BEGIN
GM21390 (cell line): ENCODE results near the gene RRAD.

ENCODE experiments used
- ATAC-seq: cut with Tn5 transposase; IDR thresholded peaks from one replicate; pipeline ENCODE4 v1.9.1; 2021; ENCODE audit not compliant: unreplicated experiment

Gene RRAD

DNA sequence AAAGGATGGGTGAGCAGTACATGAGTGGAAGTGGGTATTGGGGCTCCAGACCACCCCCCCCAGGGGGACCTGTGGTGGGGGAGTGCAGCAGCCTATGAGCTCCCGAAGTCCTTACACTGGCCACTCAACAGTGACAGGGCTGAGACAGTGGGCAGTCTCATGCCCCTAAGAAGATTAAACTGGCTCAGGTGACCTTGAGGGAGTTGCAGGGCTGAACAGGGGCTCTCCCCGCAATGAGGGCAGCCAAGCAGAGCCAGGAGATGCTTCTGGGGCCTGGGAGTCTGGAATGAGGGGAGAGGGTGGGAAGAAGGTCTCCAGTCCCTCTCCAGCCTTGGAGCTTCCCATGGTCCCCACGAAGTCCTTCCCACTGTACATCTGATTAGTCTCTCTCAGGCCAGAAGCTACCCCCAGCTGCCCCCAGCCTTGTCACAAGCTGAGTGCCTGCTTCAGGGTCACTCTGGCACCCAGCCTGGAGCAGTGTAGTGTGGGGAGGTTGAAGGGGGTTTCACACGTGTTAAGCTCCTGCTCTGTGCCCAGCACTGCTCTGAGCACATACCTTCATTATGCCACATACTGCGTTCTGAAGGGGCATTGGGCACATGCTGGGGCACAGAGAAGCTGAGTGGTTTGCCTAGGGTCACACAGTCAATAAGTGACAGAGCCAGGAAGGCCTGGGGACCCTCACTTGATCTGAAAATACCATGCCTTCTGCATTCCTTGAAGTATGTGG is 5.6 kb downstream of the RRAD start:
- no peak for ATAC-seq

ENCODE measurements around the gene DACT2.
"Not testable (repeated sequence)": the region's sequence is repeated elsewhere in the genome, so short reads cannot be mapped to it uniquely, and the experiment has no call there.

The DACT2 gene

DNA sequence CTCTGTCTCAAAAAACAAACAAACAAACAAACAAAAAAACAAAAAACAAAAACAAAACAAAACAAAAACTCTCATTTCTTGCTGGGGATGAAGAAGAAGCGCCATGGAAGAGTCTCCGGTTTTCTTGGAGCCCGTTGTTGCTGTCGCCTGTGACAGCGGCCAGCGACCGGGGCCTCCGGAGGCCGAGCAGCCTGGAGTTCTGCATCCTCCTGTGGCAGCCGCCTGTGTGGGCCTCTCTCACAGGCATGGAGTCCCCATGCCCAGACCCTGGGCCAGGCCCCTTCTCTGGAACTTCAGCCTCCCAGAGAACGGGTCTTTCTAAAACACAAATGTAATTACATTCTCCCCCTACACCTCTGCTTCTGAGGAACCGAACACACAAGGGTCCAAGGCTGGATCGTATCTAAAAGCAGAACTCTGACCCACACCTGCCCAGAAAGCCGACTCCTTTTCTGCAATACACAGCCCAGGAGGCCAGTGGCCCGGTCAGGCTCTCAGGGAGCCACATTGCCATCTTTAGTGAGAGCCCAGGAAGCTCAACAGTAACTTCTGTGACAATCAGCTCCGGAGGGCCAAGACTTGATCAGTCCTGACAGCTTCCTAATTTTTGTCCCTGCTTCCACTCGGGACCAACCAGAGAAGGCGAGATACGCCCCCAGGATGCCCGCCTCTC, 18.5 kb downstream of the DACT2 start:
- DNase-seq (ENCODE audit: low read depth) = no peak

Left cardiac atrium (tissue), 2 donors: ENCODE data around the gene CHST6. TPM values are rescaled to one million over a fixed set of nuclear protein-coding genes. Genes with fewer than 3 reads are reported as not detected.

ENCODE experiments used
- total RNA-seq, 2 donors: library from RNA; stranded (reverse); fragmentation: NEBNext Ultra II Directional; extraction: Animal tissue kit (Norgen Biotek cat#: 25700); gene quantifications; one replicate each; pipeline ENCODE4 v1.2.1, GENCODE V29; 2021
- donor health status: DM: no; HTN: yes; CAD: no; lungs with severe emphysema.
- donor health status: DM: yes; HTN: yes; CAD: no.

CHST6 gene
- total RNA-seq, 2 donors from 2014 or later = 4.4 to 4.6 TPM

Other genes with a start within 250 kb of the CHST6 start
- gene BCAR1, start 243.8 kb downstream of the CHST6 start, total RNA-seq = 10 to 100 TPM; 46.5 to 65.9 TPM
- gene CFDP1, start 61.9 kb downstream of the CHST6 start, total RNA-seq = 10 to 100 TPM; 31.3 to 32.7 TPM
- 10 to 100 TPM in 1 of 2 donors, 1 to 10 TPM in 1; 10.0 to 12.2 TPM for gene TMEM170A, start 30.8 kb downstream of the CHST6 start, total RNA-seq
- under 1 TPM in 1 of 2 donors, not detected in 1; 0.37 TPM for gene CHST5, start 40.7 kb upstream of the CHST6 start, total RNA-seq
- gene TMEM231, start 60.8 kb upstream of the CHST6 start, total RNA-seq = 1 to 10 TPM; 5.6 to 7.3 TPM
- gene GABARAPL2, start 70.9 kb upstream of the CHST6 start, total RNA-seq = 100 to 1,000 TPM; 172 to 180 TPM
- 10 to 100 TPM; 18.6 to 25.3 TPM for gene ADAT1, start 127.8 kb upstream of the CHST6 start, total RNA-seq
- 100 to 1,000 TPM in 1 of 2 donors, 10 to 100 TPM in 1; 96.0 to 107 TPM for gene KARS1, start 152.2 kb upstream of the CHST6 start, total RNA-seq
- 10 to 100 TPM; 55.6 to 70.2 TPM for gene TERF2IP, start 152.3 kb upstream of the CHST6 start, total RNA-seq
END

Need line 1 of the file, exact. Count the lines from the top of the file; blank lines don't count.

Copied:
GM21390 (cell line): ENCODE results near the gene RRAD.